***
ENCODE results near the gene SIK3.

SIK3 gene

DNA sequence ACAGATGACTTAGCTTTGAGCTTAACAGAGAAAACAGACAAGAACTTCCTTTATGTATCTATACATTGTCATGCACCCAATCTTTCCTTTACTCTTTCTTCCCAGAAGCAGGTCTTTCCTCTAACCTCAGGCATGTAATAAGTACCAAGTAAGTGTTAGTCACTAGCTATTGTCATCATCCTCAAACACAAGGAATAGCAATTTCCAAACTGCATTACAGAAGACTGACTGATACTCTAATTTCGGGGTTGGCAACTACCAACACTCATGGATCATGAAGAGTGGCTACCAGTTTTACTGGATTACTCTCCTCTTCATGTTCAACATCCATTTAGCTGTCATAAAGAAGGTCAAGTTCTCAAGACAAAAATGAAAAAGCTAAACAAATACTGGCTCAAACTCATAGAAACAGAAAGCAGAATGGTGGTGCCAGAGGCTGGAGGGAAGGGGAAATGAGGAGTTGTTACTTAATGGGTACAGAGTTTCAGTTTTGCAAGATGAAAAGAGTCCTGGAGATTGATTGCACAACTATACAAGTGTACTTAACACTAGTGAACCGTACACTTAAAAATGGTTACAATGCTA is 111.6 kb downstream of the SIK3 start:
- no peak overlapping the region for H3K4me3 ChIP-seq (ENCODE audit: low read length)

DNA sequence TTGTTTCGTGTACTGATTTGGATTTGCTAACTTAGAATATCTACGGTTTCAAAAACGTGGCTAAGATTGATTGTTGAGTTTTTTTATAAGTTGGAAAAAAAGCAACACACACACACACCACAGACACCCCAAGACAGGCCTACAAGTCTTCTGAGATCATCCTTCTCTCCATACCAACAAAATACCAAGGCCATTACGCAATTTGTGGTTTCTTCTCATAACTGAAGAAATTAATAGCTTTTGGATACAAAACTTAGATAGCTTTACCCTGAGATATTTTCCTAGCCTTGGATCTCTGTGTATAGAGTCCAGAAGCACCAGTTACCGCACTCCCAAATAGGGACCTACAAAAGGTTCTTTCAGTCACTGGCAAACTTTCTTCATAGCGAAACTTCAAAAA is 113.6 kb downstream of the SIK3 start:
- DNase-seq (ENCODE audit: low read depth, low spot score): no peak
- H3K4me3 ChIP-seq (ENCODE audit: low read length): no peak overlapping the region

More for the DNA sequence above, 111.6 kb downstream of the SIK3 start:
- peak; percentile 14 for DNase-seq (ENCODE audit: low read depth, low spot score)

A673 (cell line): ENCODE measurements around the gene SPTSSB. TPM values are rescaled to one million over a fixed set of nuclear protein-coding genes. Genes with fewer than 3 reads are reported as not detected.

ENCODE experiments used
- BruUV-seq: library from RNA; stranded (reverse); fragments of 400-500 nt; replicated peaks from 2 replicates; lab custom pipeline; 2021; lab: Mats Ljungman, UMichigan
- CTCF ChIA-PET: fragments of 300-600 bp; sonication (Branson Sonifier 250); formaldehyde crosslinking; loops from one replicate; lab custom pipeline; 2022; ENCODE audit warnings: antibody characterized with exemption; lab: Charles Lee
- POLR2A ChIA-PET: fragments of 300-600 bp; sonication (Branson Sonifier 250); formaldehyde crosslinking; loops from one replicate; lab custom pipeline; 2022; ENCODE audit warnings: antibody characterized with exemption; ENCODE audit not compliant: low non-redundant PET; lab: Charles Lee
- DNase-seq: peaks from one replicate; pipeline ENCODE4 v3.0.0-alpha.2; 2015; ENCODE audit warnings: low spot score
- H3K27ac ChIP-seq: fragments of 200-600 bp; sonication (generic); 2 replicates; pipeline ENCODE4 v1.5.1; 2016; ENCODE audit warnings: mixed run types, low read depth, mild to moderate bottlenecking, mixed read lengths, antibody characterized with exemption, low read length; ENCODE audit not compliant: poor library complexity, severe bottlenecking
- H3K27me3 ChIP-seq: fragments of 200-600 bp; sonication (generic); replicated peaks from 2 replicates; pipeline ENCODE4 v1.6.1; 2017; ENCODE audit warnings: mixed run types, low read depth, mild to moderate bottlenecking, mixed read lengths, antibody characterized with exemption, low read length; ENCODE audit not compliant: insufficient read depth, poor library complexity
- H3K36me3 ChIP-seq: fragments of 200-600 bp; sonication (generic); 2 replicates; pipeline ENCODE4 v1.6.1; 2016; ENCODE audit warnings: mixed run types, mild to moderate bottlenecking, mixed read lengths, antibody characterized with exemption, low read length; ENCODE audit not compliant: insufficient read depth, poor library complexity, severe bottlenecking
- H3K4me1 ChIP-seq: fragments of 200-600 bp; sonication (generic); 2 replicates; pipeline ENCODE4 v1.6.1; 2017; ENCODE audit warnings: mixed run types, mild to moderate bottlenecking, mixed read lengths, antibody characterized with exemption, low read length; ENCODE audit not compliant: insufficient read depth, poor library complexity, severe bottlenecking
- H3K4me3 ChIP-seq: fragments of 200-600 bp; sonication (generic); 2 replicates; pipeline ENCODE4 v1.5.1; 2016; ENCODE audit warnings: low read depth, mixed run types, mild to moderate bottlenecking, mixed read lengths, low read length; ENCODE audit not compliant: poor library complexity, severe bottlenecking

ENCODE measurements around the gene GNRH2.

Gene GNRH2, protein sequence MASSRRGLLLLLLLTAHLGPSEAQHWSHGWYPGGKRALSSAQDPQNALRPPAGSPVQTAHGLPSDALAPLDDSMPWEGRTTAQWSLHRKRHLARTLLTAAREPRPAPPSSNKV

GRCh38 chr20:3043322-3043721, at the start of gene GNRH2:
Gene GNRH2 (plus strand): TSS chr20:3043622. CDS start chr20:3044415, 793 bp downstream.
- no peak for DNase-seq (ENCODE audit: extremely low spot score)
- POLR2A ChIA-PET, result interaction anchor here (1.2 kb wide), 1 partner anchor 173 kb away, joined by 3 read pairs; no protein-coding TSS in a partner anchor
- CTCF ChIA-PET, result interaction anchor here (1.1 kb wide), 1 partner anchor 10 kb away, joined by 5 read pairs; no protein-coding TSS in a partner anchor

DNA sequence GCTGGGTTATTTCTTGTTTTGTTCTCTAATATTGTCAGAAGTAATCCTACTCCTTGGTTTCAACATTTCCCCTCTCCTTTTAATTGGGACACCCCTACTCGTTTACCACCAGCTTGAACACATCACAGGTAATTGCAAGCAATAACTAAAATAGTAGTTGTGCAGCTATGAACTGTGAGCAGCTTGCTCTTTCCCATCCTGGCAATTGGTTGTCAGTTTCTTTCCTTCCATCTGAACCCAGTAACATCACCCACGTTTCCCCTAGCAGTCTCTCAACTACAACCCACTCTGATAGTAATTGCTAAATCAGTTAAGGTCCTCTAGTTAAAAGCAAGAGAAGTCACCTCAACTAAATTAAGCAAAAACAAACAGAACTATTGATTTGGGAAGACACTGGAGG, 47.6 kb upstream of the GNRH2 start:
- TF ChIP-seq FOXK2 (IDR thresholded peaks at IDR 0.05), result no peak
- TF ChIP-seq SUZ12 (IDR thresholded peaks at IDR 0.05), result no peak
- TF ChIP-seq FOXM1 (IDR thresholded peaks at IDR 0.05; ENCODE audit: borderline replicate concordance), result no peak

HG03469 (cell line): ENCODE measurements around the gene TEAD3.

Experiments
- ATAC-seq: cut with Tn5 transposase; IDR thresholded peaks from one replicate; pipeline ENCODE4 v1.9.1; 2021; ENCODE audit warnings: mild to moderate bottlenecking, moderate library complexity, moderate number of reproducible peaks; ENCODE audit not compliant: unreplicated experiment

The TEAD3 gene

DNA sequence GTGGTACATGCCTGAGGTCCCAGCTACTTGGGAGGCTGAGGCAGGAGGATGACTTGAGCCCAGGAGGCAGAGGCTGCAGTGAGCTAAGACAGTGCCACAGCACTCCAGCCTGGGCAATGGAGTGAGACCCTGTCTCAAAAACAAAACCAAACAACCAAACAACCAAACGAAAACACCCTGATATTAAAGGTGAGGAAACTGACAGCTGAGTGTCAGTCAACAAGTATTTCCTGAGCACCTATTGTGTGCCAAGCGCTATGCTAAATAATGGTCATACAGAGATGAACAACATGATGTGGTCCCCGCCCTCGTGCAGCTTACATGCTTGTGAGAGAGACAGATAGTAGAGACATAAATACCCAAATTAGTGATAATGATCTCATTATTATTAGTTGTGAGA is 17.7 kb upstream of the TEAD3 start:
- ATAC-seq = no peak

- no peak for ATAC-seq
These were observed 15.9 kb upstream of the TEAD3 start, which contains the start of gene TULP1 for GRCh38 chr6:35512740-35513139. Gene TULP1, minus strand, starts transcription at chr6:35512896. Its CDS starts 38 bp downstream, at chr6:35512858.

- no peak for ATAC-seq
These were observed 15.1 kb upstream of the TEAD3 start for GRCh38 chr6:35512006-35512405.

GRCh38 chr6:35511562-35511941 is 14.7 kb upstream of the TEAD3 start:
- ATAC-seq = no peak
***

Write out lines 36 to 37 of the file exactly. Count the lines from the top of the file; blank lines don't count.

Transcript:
DNA sequence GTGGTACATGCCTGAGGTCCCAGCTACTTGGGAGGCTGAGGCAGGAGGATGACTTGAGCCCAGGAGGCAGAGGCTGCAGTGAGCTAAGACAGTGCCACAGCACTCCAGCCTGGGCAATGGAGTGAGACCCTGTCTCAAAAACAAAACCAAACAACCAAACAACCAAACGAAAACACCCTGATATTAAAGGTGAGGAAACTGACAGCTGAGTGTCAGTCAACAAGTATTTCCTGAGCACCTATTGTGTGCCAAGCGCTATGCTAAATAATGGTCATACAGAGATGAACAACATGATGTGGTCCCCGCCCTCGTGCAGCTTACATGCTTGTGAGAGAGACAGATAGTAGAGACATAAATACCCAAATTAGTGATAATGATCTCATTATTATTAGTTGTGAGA is 17.7 kb upstream of the TEAD3 start:
- ATAC-seq = no peak